In a recent post of mine, I griped in a post script about the profusion of mediocre white American dudes on YouTube in nearly every topic. I added that you can find great stuff out there from non-white, non-American, non-dude channels, but you usually have to dig for it. One of the ways I do that on YouTube is to check the channels tab for any given channel if I like their videos, because they frequently include other channels to which they subscribe. This has been an important discovery vector for me and is how I’ve encountered a number of channels to which I have subscribed over the past year.

Case in point is YouTuber Ava Silvery, or Akosua Viktoria Adu-Sanyah according to her website. She is a working visual artist (mostly photographer) whose videos have a beautiful and quiet documentary style. Her photography is varied and excellent, and she’s been on YouTube for about two years. But I was only subscriber #637! And the video at the top of this post has fewer than 200 views as of this publication. Perhaps Adu-Sanyah isn’t looking to build a huge YouTube following, or doesn’t want to deal with the maintenance, anxiety, and abuse (especially for women of color) that often comes hand-in-hand with more notoriety. But it’s criminal to me that we can get thousands of views for perhaps the 50th white guy “reviewing” a classic camera while something original never even bubbles up in my YouTube recommendations.

And why is that? Why did I have to proactively seek out channels like Ava Silvery? I show my kids one video about some pet otters and I get loads of recommendations for pet otter videos. But I follow quite a few photography channels, watch at least a dozen photography videos a week, and I have to search for great stuff like the video above?

I’m pretty bad about consistently posting on this website, but I do want to try highlighting some more great photography stuff that I find on YouTube from people who don’t necessarily look like me or come from the US. If the art I consume is coming from a fairly homogenous group of people, I can only expand my understanding of photography and its impact but so far.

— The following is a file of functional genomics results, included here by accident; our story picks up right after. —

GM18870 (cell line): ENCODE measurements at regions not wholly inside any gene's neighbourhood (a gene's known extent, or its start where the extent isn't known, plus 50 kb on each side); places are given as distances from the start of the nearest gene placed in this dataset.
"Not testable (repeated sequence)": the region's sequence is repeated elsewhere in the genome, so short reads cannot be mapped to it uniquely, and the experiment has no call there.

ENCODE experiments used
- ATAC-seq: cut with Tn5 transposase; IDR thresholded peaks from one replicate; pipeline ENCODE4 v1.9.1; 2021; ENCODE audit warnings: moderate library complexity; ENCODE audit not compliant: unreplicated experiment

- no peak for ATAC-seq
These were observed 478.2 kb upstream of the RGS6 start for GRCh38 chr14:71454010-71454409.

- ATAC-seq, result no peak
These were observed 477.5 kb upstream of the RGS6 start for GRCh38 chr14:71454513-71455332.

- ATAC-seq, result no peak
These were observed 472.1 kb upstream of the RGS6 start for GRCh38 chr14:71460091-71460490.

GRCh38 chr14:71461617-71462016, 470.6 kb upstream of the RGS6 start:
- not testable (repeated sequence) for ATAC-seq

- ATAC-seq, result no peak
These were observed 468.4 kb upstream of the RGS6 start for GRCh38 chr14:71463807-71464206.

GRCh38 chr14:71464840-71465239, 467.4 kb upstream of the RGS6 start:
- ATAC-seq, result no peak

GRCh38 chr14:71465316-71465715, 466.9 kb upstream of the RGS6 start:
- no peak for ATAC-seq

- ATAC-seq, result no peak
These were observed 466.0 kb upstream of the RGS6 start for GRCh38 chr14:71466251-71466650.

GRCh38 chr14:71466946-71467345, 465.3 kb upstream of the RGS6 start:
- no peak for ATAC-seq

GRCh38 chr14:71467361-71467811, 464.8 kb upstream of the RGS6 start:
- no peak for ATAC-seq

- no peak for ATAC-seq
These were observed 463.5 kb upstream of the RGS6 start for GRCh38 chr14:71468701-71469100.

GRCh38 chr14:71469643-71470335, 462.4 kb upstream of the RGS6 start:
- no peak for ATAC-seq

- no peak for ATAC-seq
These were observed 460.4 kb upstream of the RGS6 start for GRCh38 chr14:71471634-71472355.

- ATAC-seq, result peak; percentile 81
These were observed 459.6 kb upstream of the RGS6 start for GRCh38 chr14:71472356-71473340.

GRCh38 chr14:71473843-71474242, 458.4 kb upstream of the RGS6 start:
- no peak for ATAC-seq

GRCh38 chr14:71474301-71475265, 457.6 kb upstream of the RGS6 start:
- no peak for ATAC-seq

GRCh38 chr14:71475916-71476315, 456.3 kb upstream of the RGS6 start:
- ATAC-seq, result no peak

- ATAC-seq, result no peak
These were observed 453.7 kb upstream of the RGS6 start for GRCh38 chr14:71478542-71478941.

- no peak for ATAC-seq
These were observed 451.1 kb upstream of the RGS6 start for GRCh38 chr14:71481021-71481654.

Oh, and while this post is mostly about YouTube and the Ava Silvery channel, don’t sleep on Abu-Sanyah’s website. She has loads of her work up there along with some thoughtful writing on her family and projects.

New Lens Who Dis

Overhead shot of my D800 camera with 85mm portrait lens attached

I don’t remember exactly how long I’ve wanted a portrait lens for my Nikon, but it’s been a loooooong time. Maybe the obsession coincided with my intensified interest in photography in 2008 and the work of local awesome creative guy Ansel Olson with his own 85mm lens.

Last night, at long last, I took delivery of a near-mint copy of this lens. I don’t really have anything to show for it right now, but you can bet your bippy I’ll be taking some fresh portraits of my wife, kids, and anybody else who will let me over the coming months. This lens renders out-of-focus regions with a particularly dreamy aesthetic, so I’m sure to use it for plenty of non-portrait photos where a longer focal length works as well.

It’s always exciting to try a new lens with photography because it is quite actually a different perspective, and I’m thrilled to discover how I see things differently through this new (to me) glass.